Government agencies have begun discussions on possible checks on foreign players participating in certain ‘strategic areas’, such as putting in place telecom infrastructure or construction projects in sensitive parts of the country.
So far, deliberations involving the security set-up and some ministries have been preliminary and no decision on the issue has been taken, including identification of areas which may face restrictions, a government official told TOI. “Several countries, including the US and even parts of Europe, have such curbs where certain sectors or projects are out of bounds for overseas entities given the sensitivities involved,” a source, who did not wish to be identified, said.
While the idea is to look at all overseas players, the focus is on firms from countries such as China, which are seen to be sensitive. The talks for a set of possible restrictions come at a time when the Centre is weighing the option of allowing Chinese telecom major Huawei to participate in 5G trials, amid pressure to keep the the world’s largest 5G equipment maker out of the reckoning due to security concerns.
A section of officials believes that the soon-to-be-launched superfast services are more susceptible to surveillance and the world’s largest 5G equipment maker may be a threat, a charge that Huawei has denied.
The company has already been blocked from selling equipment in the US, which is also exerting pressure on other countries.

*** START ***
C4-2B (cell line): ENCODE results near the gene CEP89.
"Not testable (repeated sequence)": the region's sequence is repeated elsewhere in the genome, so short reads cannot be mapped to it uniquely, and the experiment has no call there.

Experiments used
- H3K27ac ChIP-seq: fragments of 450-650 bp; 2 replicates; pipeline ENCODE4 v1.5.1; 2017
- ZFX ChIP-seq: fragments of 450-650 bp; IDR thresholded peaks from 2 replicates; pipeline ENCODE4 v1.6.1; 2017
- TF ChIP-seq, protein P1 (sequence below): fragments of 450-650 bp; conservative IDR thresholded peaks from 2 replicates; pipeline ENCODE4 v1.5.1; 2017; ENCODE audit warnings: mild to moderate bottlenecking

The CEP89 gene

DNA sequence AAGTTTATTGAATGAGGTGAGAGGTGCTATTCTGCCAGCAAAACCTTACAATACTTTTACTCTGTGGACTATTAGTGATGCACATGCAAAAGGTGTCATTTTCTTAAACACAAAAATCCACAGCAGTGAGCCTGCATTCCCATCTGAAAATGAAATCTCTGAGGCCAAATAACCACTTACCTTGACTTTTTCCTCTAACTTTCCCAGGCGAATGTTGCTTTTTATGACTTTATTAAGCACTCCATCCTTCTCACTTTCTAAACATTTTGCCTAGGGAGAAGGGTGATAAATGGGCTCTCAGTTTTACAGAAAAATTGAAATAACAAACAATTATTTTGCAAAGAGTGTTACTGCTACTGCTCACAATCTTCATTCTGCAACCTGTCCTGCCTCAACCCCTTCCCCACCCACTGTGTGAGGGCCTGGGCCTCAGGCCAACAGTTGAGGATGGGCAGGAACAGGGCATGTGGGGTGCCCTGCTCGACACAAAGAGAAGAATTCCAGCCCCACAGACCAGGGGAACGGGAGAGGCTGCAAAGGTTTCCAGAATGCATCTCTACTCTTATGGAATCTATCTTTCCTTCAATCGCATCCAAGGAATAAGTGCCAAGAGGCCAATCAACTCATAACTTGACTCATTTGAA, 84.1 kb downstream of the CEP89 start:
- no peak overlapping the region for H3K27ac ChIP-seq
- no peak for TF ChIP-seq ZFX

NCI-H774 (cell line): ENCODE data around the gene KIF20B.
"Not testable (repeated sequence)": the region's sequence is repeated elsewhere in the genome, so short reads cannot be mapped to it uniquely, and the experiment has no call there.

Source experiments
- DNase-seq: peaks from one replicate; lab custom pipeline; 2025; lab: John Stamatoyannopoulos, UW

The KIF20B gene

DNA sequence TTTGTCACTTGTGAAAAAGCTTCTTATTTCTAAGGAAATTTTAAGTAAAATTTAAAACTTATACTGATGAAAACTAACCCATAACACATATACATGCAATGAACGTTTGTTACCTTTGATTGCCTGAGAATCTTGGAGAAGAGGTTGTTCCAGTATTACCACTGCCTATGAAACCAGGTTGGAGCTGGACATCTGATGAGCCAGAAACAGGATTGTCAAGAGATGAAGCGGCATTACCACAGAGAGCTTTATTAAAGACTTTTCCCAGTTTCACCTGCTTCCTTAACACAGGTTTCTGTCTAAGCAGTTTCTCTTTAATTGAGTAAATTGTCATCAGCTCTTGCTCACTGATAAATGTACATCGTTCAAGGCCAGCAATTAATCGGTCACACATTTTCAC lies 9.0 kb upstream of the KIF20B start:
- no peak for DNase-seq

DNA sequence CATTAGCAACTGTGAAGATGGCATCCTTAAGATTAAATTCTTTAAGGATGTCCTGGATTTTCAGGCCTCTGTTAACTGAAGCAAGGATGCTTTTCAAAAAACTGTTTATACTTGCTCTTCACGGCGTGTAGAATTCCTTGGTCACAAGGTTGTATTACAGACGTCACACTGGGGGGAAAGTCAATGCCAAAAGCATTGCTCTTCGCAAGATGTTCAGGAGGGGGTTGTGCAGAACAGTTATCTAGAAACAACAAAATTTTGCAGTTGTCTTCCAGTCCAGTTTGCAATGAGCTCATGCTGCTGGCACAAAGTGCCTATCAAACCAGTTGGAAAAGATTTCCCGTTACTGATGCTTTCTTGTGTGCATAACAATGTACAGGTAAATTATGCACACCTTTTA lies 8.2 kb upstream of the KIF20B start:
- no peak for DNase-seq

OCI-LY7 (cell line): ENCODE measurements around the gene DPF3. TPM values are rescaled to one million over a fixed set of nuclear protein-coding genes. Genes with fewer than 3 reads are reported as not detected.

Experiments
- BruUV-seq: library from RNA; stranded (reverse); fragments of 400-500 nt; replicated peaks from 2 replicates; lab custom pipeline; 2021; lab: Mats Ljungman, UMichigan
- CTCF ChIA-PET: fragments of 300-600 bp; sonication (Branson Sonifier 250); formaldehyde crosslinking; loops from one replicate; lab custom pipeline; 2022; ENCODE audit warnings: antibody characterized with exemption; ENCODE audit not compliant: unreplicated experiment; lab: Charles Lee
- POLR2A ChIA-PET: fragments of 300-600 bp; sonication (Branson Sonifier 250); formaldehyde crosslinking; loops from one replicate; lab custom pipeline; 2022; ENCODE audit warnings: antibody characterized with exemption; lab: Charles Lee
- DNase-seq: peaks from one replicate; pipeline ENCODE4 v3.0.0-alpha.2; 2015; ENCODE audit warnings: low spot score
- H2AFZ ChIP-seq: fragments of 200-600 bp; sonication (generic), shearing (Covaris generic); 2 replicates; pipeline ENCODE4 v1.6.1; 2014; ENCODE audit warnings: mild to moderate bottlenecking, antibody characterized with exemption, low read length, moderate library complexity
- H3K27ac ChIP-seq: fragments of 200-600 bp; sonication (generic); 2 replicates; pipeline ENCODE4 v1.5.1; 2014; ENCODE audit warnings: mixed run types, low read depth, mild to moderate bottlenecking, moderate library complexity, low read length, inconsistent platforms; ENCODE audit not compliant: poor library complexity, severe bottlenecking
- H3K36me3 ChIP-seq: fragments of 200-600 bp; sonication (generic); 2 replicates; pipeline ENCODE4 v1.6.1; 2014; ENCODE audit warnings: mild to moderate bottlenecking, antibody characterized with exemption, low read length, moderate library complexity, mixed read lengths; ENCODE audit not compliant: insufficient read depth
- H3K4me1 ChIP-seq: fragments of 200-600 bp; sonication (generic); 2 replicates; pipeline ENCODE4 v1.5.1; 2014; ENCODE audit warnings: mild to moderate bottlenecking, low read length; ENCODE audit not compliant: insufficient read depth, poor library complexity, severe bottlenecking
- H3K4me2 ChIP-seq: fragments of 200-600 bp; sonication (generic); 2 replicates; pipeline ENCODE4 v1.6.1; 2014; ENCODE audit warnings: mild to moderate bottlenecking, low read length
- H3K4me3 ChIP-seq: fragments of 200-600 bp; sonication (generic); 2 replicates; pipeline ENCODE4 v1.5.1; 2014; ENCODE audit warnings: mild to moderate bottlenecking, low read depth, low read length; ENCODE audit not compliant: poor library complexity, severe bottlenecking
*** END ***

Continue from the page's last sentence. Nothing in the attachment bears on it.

Separately, government departments and the Reserve Bank of India( RBI) are also reviewing the need for greater scrutiny of foreign direct investment coming via the automatic route, where companies are only required to inform the regulator about the fund flow within a stipulated time. Barring a handful of sectors, a majority of segments are now under the automatic route for foreign direct investment (FDI) with the government periodically easing norms.
The discussions follow fears that a foreign company may venture into the northeast or other areas, which may be sensitive, and there may be a need to keep closer tabs on such investment.
At the same time, the government is also conscious of the need to keep scrutiny at the bare minimum as it wants to avoid a situation where officials and enforcement agencies misuse the provisions.
The Reserve Bank of India has detailed disclosure requirements on investments via the automatic route and the process has been reviewed in recent months. In the past, the government has resorted to steps such as putting foreign direct investment in pharmaceuticals beyond a certain value out of the ambit of automatic approval.―Times of India